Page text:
Pus in a Wound After Surgery

What Exactly Is Pus?

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Pus is also known as purulent drainage. It is a general term for the thick, often white fluid that collects at the source of an infection. Pus can occur around many types of infections, but it can be especially concerning after surgery. 

Drainage that appears in an incision may be a sign of infection, but not all drainage is pus. Still, it can be an alarming thing to see at your surgical incision.

This article discusses pus in surgical incisions. It also looks at the ways post-surgical infection is treated.

Abdominal surgery incision
Barrett Forster / Getty Images

Pus Explained

Pus is made from:

  • Dead tissue
  • White blood cells
  • Damaged cells

When your body fights an infection, it sends white blood cells to the source. The white blood cells help stop the germs from infecting more tissue. Pus is a byproduct of this process.

When you see pus, it means your body is working to fight an infection. Still, it's never a good thing when a wound becomes infected.

Pus is usually white or a yellow-white color. Sometimes it can be greenish, blood-tinged, blue, or in rare cases even brown. It can also have a foul odor. 

Pus appears in a surgical incision when it is becoming infected. It's a sign that you need further treatment. Surgical infections can become serious quickly, so if you see pus call your surgeon at once.

An infection that spreads and reaches the bloodstream is called sepsis. Sepsis can become life-threatening.

Drainage From a Surgical Incision

Keep in mind that there are many types of drainage, ranging from normal to serious.

It is possible to have drainage that looks like pus but is actually just normal drainage. The only way to tell the difference is to seek medical attention. This is especially important if the drainage is from a surgical wound. 

If drainage from your surgical wound smells bad, tell your surgeon right away.


Not all drainage is pus. To be sure, see your surgeon right away.

Abscesses Explained

Some infections only produce a small amount of pus. In others, there may be significant buildup. Large amounts of pus may not always be visible because they are under the skin or deep inside an incision.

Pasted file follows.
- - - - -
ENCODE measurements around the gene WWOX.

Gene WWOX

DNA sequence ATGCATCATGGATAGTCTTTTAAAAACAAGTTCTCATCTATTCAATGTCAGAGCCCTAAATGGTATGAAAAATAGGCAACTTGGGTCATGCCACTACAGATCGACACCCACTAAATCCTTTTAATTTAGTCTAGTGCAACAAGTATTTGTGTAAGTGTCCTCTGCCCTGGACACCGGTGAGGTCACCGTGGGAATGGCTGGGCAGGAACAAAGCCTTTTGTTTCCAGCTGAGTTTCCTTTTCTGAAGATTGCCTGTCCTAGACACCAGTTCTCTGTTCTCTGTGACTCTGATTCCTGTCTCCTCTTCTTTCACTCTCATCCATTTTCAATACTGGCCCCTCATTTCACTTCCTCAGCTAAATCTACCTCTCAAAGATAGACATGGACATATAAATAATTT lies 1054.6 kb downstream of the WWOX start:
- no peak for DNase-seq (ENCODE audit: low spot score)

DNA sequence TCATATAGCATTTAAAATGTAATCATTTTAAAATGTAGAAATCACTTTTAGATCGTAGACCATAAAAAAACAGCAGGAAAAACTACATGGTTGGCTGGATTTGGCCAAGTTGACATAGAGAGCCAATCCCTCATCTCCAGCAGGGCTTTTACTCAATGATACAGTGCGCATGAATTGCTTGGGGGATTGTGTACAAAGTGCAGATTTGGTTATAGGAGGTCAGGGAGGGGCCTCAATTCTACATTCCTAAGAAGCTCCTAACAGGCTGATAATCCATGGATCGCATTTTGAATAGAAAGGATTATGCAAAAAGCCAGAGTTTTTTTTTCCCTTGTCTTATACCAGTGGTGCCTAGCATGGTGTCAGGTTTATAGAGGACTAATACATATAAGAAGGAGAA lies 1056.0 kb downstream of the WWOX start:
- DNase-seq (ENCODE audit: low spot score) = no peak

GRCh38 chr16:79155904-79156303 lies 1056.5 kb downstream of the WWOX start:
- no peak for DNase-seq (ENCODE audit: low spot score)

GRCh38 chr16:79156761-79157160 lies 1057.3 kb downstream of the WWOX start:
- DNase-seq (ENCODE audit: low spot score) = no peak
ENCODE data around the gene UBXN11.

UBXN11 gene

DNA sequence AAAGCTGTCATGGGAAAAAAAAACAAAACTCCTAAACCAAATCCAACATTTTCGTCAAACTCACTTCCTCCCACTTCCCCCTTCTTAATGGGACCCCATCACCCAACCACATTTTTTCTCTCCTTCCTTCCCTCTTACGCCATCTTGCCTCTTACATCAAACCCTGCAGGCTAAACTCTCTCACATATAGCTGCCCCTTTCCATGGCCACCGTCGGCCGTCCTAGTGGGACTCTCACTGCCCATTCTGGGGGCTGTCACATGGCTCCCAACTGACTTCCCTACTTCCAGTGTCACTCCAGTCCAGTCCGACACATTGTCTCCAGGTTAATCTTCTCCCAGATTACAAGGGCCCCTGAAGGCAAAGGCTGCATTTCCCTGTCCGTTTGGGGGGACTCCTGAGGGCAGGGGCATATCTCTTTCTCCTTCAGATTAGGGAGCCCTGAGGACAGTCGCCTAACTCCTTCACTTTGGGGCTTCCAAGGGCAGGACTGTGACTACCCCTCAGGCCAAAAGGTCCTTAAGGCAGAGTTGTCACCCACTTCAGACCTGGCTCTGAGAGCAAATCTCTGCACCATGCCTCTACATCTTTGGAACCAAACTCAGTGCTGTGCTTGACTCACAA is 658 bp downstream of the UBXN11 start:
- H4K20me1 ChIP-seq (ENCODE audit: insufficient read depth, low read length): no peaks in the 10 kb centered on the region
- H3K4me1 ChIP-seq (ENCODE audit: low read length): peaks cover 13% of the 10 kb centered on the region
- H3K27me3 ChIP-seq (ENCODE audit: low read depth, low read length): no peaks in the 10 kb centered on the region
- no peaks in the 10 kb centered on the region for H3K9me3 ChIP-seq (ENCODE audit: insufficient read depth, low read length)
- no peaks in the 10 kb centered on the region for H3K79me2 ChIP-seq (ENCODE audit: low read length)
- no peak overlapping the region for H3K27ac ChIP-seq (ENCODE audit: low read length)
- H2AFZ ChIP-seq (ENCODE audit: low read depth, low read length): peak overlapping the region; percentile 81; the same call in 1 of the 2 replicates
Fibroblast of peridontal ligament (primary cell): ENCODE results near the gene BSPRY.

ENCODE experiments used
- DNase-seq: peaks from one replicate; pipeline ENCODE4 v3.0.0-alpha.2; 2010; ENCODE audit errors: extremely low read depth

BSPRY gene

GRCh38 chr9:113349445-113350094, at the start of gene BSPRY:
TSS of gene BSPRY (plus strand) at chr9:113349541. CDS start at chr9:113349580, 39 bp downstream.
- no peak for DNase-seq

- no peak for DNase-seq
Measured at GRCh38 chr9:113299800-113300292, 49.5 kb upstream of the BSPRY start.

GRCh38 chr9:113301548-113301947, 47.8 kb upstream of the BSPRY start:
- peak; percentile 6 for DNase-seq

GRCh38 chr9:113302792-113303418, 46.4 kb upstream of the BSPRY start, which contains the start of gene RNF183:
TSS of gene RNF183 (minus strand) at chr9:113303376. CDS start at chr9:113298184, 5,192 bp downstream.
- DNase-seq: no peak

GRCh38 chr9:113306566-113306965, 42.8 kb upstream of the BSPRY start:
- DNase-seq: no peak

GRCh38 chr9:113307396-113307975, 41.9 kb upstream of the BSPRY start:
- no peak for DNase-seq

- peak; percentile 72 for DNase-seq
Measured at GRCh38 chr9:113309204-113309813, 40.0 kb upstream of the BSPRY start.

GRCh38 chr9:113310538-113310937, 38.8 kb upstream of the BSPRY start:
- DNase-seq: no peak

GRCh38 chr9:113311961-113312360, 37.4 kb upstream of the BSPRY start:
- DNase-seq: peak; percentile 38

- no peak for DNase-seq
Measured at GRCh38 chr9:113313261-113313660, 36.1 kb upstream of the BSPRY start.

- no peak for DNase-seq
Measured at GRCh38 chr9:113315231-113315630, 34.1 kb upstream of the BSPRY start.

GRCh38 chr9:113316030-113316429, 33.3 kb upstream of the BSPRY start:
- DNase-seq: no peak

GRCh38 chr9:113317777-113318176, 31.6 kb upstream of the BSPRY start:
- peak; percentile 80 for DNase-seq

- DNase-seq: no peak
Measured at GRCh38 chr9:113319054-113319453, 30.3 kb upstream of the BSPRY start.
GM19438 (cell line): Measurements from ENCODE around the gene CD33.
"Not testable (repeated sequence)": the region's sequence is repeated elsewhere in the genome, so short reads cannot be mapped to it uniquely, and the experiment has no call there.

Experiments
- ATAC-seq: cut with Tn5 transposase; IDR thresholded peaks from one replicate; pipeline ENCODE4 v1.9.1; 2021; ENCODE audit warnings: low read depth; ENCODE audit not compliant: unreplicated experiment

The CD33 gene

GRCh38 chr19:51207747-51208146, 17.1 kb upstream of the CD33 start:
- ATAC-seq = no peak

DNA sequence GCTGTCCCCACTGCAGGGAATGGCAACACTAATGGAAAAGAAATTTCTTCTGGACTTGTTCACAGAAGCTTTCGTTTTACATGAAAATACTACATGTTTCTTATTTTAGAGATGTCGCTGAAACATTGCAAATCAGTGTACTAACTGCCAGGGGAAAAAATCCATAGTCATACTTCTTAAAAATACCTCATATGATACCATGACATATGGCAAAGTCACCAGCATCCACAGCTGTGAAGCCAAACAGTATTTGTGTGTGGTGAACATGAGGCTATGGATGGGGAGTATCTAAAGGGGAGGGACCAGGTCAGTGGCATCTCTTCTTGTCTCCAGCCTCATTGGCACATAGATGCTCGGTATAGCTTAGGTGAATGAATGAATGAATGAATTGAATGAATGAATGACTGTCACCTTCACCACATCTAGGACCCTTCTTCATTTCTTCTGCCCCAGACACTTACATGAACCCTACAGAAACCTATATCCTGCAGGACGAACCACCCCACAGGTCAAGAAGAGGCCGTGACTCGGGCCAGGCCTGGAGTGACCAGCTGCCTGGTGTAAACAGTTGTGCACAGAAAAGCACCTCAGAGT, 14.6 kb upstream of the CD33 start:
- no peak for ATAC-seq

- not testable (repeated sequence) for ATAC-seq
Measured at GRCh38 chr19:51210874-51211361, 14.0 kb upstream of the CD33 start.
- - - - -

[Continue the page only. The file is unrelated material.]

An abscess happens when drainage does not leak out. Abscesses can appear almost anywhere in the human body. Acne whiteheads are examples of very small abscesses.

Pus can be found in large amounts when an abscess is severe or goes untreated. This type of abscess can start with something as simple as an infected tooth, an infected surgical incision, or even a boil on the skin.


An abscess is an infection that can't drain. Abscesses can happen almost anywhere on your body.

Treating a Wound When Pus Is Present

Resist the urge to scrub a surgical wound that has pus coming from it. You may want to get the area as clean as possible, but you could do more harm than good. Instead, tell your surgeon that there is an infection at the surgical site. Don't clean it or try to remove the pus.

The surgeon may need to swab the site. This is for a wound culture, which helps determine the nature of the infection and which antibiotic will be most helpful.

You may need antibiotics, a change in your wound care regimen, or both. Often, you'll be given an antibiotic at the first sign of infection. If a culture indicates another antibiotic may work better, your doctor may have you switch.

If you can't get an appointment right away and must clean the site, gently wash it with warm water and a gentle cleanser. Rinse well. Don't scrub or use harsh cleansers, which can irritate the wound. If it's too harsh for a baby's skin, don't use it.


A surgical incision may become infected. When this happens, pus may appear at the site. It is also possible for an incision to have normal drainage. Your surgeon will be able to tell the difference.

Infections can become serious quickly, so notify your surgeon right away if you see anything that looks like pus in your incision. Your surgeon may swab the site to identify the nature of the infection. You will likely need to take antibiotics until it clears up.

A Word From Verywell

Some drainage is normal after surgery, but it can be hard to tell whether drainage is a sign of infection or just fluid. 

If you have drainage coming from your incision, call your surgeon right away. It is far better to call and find out that there's no need to worry than to ignore something that could become serious.


3 Sources
Verywell Health uses only high-quality sources, including peer-reviewed studies, to support the facts within our articles. Read our editorial process to learn more about how we fact-check and keep our content accurate, reliable, and trustworthy.
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  2. Gyawali B, Ramakrishna K, Dhamoon AS. Sepsis: The evolution in definition, pathophysiology, and managementSAGE Open Med. 2019;7:2050312119835043. doi:10.1177/2050312119835043

  3. Schmitz G, Goodwin T, Singer A, et al. The treatment of cutaneous abscesses: comparison of emergency medicine providers' practice patterns. West J Emerg Med. 2013;14(1):23–28. doi:10.5811/westjem.2011.9.6856

By Jennifer Whitlock, RN, MSN, FN
Jennifer Whitlock, RN, MSN, FNP-C, is a board-certified family nurse practitioner. She has experience in primary care and hospital medicine.